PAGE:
With skyrocketing prices at the grocery store and an unstable economy, it’s no surprise people are turning back to the ways of their grandparents and great-grandparents. Self sufficiency is needed now more than ever, and a greenhouse can provide fresh, healthy food for families virtually year round.
In the case of a natural disaster, pandemic, or even a government collapse, going to the grocery store may not be an option. Being prepared with a convenient source of healthy food can mean the difference between life and death, and a greenhouse can make all the difference when it matters most.
A greenhouse works by greatly increasing the growing season for a variety of vegetables. It does this by controlling temperatures, light, and even humidity. Although greenhouses increase the amount of time a vegetable can grow, vegetables still need to be grown around the time of their proper seasons in traditional greenhouses.
Rotating what vegetables are growing based on their seasons means a family can have a variety of food year round. For example, during the winter months broccoli and cauliflower grow great, while summer can provide cucumbers, lettuce, and eggplants. The variety of vegetables changes with the seasons so families will always have healthy options available.
Before picking out a greenhouse, it’s important to look at both the pros and cons of the various structures. Listed below are different types of structures with their benefits and drawbacks. Determining which one best fits a given situation.
A hoop house is a relatively basic form of a greenhouse. Using limited materials, this type of greenhouse has a wooden framework placed on the ground in a rectangular shape and arched “hoops” starting at one side and going to the other.
A variety of covers can be used, such as a shade fabric or polyethylene film. Although it looks like a quonset hut in design, it is much more basic. The benefits to a hoop house are the low cost, relatively easy set up and the ability to move them as needed.
Since the hoop house can only minimally control light and temperature, it is used mostly for crops that are hardier and less susceptible to temperature fluctuations. Vegetables such as broccoli or cabbage grow well in a hoop house, but for more delicate crops, this type of structure wouldn’t be recommended.
A cold frame greenhouse is much like a hoop house and offers the same benefits, with the exception of being mobile. The ground framework is put partially into the ground, rendering it difficult to move. The hoops that hold up the covering are shorter than in a hoop house, and occasionally you will see one with a flat roof placed on the top.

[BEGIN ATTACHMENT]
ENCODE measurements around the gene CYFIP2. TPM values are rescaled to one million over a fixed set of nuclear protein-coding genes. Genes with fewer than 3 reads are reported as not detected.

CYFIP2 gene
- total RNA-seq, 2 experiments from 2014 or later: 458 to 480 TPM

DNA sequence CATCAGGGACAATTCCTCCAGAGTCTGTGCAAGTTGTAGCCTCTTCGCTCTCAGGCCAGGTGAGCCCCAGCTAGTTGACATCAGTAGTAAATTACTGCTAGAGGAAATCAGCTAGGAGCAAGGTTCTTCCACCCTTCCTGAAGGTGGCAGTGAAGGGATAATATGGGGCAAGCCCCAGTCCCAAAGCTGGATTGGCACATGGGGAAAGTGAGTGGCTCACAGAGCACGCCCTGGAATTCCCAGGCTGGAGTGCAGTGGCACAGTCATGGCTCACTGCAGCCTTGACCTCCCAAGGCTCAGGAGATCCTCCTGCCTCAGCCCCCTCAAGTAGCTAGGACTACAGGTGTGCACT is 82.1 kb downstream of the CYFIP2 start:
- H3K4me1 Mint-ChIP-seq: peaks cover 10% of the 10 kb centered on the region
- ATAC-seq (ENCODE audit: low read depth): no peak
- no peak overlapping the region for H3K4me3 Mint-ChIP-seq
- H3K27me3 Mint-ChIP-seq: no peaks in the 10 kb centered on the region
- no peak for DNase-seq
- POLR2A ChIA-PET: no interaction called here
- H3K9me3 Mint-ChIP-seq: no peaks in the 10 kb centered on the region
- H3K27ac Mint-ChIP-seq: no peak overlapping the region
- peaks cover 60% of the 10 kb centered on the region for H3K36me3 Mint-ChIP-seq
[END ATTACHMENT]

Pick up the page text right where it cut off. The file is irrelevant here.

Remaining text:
Cold frames are also good for growing hardy crops starting early in the spring. Cold frames can also provide necessary cold treatments for anyone wishing to grow bulb crops, such as garlic.
Bulb crops need to maintain a temperature between 35-48° F for about 13 weeks. Cold frames have no source of heating or cooling in them making a cold frame a good option for these two crops.
A hot bed is similar to a cold frame except there is some type of heating source, which helps to control the temperature inside. The heat can come from a number of different sources such as: incandescent light bulbs, electrical heating units, boiler steam, or even composting manure. Hot beds are a great way to start seedlings early in the spring.
One drawback to a hot bed is the soil must be checked often to make sure it isn’t drying out too quickly. If this happens, it can be hard for the seeds to germinate or for young seedlings to survive. The hot bed is typically used for this purpose only, and as the plants begin to grow they are then placed in a garden or other type of greenhouse.
A-frame greenhouses are named because of their shape, which is the form of an ‘A’ in design. They are made of a simple construction with posts and rafters that are embedded.
This design allows for more space near the sidewalls and also provides excellent air circulation. It is easy to build and more permanent than other greenhouses. The A-frame is a sturdy design and works well in windy climates.
Drawbacks to the A-frame are that it takes much more building material for the supporting trusses, and therefore ends up costing more upfront.
A quonset greenhouse has an arched roof which allows stress to be effectively transferred to the base. The quonset has the advantage of being cheaper to build than many other greenhouses.
Some quonsets are built with a lower ceiling, meaning users need to be short or may need to bend over. For the taller quonsets, the covers seem to rip more readily, making replacement costs something to consider.
The gothic is also referred to as a gothic arch. It closely resembles a quonset except there is a point at the top. This point works well for people in snowy climates as the snow will just slide off and not accumulate which could cause the structure to weaken. The gothic is typically taller than a quonset, allowing for more headroom.
The gothic is much more difficult and time consuming to construct when compared to other greenhouses, but may be worth the time and effort in colder climates.
Gutter Connect and Free-Span
These types of greenhouses are used for growing things in bulk. The advantages are that it’s like having several greenhouses connected without walls separating them. There is a large, open area with plenty of room to grow many things.
Disadvantages to this are the expensive cost. These types of greenhouses are popular with people with lots of land or even businesses and aren’t really cost effective for a single family.
This article has been written by Susan C. for Survivopedia.